Some quotes we ran across the past couple of days that caught our attention:
Here's Mike Huckabee who won the Iowa caucus back in '08 assessing the rhetoric of the current G.O.P. candidates:
“One of the reasons that I was so frustrated and decided not to get in the race was because it appears to me, and it still does to a large degree, that many of the Republicans are more interested in just defeating Barack Obama than they are in rebuilding America. Well, defeating somebody without a plan to really resolve problems, to me, is a worthless endeavor. You know, I want to see us really focus on how to get the country back to work. We’ve got 15, 16 million people that don’t have jobs that would like to have them. Let’s talk about that, not: ’Let’s spend our time talking about what’s wrong with one of the candidates we’re trying to defeat,’ and that’s unfortunately been the focus of this primary.”
Huckabee always seems like a nice enough guy while being interviewed or when he is part of a discussion panel but there has always been something that seemed a tad odd to us about the guy. To wit, is he saying that the reason he didn't enter the race is because he didn't like the campaign strategies of the other candidates? That's patently absurd as that, from a political standpoint, is precisely why you would want to enter the fray. I'll be the alternative to what the other candidates are offering. Isn't that precisely the message every candidate attempts to convey? Again, odd.
And while Huckabee has a good point with generating a message that conveys a positive way forward, there is an awful lot of overlap in that Venn diagram between defeating Obama and rebuilding America suggesting those two concepts are far from being exclusive of one another.
Here's KT on the canard of money in politics:
Getting the money out of politics assumes that money is somehow corrupting what the government does, that there is some best solution to whatever set of problems we're trying to drown with three-and-a-half trillion dollar bills. If we got the money out of politics, then our political leaders would make wise decisions that were best for all of us.
Sort of like Mussolini did. There wasn't much money in politics in fascist Italy.
But the best set of decisions depends on what you're trying to achieve. Over in Greece, they've pretty much done the things that Robert Reich has been suggesting for years and they're now starting to throw their poor and elderly out into the street. So much for finding wise political leaders who can make your decisions for you, eh Robert?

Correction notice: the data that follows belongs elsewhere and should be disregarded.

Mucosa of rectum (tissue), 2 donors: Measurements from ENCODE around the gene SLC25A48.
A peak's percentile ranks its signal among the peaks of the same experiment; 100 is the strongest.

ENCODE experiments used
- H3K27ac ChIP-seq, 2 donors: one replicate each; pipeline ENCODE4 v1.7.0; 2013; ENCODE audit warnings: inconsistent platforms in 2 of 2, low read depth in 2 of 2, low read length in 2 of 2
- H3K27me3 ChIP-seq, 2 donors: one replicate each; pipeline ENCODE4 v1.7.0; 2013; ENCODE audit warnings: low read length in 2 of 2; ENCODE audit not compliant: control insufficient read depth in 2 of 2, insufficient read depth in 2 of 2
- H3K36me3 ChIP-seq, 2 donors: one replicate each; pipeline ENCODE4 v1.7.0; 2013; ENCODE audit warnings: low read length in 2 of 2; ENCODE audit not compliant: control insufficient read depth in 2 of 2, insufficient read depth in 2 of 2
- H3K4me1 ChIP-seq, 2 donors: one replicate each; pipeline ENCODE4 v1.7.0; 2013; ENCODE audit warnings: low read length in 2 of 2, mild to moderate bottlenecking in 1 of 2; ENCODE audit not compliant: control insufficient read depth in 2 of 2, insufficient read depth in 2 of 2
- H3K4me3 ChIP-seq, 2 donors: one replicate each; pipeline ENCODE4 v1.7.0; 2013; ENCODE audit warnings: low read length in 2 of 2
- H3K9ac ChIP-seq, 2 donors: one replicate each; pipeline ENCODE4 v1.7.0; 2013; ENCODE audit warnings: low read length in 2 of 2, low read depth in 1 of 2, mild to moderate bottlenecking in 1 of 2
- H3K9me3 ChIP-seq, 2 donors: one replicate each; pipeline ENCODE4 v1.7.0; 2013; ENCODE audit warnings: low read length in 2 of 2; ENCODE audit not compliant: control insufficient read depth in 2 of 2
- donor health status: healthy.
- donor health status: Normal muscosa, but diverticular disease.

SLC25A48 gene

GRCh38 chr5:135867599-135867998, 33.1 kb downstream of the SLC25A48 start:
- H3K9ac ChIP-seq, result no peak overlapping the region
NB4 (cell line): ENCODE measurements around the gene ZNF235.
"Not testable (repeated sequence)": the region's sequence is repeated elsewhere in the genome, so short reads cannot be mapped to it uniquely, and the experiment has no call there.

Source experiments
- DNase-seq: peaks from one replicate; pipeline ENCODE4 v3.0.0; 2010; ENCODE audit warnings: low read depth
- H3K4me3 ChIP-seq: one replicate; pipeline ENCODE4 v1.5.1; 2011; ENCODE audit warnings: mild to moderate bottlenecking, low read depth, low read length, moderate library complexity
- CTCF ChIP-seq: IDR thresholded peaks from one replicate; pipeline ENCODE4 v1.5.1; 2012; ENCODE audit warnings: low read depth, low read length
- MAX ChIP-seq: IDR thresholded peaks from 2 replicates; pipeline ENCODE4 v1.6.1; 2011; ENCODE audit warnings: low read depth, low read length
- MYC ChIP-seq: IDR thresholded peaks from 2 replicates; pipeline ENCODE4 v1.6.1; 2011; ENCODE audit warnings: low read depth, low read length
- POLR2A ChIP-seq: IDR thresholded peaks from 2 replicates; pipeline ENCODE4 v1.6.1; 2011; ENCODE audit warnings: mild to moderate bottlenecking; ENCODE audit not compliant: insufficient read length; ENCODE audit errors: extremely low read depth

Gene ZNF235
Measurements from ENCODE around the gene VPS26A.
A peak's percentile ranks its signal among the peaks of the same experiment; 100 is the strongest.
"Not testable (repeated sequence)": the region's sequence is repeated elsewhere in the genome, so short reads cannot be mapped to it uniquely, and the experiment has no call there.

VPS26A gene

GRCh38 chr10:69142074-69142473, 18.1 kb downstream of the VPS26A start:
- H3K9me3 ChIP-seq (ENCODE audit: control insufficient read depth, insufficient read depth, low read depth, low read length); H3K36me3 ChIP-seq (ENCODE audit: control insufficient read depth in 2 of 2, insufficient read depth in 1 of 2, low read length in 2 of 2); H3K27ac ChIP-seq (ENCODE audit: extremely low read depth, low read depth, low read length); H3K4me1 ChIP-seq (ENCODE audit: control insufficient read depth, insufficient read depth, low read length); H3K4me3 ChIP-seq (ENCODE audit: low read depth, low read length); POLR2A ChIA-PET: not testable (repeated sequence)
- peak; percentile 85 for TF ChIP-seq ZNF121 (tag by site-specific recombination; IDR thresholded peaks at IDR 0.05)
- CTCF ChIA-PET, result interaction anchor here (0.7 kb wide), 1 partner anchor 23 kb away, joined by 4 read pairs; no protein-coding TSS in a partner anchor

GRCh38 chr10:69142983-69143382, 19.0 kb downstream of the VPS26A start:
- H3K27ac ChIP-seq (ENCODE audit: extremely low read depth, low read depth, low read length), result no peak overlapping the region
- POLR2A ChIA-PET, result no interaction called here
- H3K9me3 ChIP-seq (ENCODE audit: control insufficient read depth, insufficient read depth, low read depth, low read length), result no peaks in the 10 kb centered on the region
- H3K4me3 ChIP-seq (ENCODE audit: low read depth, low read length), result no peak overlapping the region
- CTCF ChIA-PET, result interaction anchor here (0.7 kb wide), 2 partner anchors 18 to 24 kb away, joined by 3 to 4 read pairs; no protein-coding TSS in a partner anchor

And what does "getting the money out" even mean? The government contracts out to private companies for much of its work. If there's a customer out there with $3.5T to spend it's utterly childish to think that marketing dollars aren't going to gush forth in pursuit of that prospect. (You can solve this problem by nationalizing all industries so that everyone is inside the government and no one outside. See also: Union, Soviet.)
The only way to get the money out of politics is to get the money out of the government. Given the track record of geniuses like Alan Blinder and Robert Reich, that's probably a good idea for lots of other reasons, too.
A favorite refrain of ours (which, honestly, we don't know whether or not we came up with or stole from someone else) goes something like this:
You will never remove money from politics until you remove power from government by corresponding degrees.
And here's B-Daddy at The Liberator Today on differing views of and just how to combat the near-universally loathed effects of crony capitalism:
The left sees crony capitalism and concludes that more regulation of business is required to prevent business from seeking ill gotten gains from government intervention. They forget problems of regulatory capture and the fact that regulation favors the entrenched business interests of today, against the entrepreneurs of tomorrow.
The right calls for less regulation, forgetting to tackle the problem that government is enriching corporations in the first place. The tea party answer, is for government to be stripped of the power to enrich corporations in the first place. In my opinion, such a theory is incomplete, because some opportunities for mischief, especially in financial markets are so great that after the fact prosecution is an insufficient deterrent.
Go to the link for some hopeful news that Western democracies will get this figured out.